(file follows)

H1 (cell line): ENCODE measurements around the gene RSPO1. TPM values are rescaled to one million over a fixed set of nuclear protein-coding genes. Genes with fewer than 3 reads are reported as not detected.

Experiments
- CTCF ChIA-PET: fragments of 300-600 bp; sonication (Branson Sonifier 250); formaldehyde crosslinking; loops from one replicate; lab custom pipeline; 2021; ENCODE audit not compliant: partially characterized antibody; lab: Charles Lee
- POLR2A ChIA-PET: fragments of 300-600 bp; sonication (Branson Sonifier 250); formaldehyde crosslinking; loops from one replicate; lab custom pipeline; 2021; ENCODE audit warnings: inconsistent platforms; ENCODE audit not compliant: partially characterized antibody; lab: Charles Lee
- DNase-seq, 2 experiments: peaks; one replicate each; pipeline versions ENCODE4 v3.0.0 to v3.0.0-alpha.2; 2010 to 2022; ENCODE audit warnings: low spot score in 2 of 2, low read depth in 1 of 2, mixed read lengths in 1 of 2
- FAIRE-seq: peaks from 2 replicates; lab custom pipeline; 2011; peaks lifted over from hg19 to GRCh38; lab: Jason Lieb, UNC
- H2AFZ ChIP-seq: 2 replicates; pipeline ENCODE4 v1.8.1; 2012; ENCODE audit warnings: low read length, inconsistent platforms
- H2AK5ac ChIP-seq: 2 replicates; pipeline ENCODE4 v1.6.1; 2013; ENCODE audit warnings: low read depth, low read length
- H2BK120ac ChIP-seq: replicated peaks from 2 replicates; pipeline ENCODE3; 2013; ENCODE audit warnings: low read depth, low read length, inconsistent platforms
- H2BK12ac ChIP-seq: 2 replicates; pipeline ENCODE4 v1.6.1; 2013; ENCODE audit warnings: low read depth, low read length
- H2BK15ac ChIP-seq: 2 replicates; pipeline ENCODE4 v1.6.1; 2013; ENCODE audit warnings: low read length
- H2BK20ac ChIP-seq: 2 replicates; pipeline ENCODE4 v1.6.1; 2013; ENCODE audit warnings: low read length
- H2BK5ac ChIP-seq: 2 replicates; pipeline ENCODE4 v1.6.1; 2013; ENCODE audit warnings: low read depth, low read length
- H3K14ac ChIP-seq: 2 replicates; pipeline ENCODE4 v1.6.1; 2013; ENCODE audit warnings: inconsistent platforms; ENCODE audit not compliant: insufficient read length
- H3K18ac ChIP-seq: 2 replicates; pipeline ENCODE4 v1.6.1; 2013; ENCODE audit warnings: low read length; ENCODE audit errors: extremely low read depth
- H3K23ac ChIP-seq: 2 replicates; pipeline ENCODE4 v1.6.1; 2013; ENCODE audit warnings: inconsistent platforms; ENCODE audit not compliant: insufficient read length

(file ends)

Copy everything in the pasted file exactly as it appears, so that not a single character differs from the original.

H1 (cell line): ENCODE measurements around the gene RSPO1. TPM values are rescaled to one million over a fixed set of nuclear protein-coding genes. Genes with fewer than 3 reads are reported as not detected.

Experiments
- CTCF ChIA-PET: fragments of 300-600 bp; sonication (Branson Sonifier 250); formaldehyde crosslinking; loops from one replicate; lab custom pipeline; 2021; ENCODE audit not compliant: partially characterized antibody; lab: Charles Lee
- POLR2A ChIA-PET: fragments of 300-600 bp; sonication (Branson Sonifier 250); formaldehyde crosslinking; loops from one replicate; lab custom pipeline; 2021; ENCODE audit warnings: inconsistent platforms; ENCODE audit not compliant: partially characterized antibody; lab: Charles Lee
- DNase-seq, 2 experiments: peaks; one replicate each; pipeline versions ENCODE4 v3.0.0 to v3.0.0-alpha.2; 2010 to 2022; ENCODE audit warnings: low spot score in 2 of 2, low read depth in 1 of 2, mixed read lengths in 1 of 2
- FAIRE-seq: peaks from 2 replicates; lab custom pipeline; 2011; peaks lifted over from hg19 to GRCh38; lab: Jason Lieb, UNC
- H2AFZ ChIP-seq: 2 replicates; pipeline ENCODE4 v1.8.1; 2012; ENCODE audit warnings: low read length, inconsistent platforms
- H2AK5ac ChIP-seq: 2 replicates; pipeline ENCODE4 v1.6.1; 2013; ENCODE audit warnings: low read depth, low read length
- H2BK120ac ChIP-seq: replicated peaks from 2 replicates; pipeline ENCODE3; 2013; ENCODE audit warnings: low read depth, low read length, inconsistent platforms
- H2BK12ac ChIP-seq: 2 replicates; pipeline ENCODE4 v1.6.1; 2013; ENCODE audit warnings: low read depth, low read length
- H2BK15ac ChIP-seq: 2 replicates; pipeline ENCODE4 v1.6.1; 2013; ENCODE audit warnings: low read length
- H2BK20ac ChIP-seq: 2 replicates; pipeline ENCODE4 v1.6.1; 2013; ENCODE audit warnings: low read length
- H2BK5ac ChIP-seq: 2 replicates; pipeline ENCODE4 v1.6.1; 2013; ENCODE audit warnings: low read depth, low read length
- H3K14ac ChIP-seq: 2 replicates; pipeline ENCODE4 v1.6.1; 2013; ENCODE audit warnings: inconsistent platforms; ENCODE audit not compliant: insufficient read length
- H3K18ac ChIP-seq: 2 replicates; pipeline ENCODE4 v1.6.1; 2013; ENCODE audit warnings: low read length; ENCODE audit errors: extremely low read depth
- H3K23ac ChIP-seq: 2 replicates; pipeline ENCODE4 v1.6.1; 2013; ENCODE audit warnings: inconsistent platforms; ENCODE audit not compliant: insufficient read length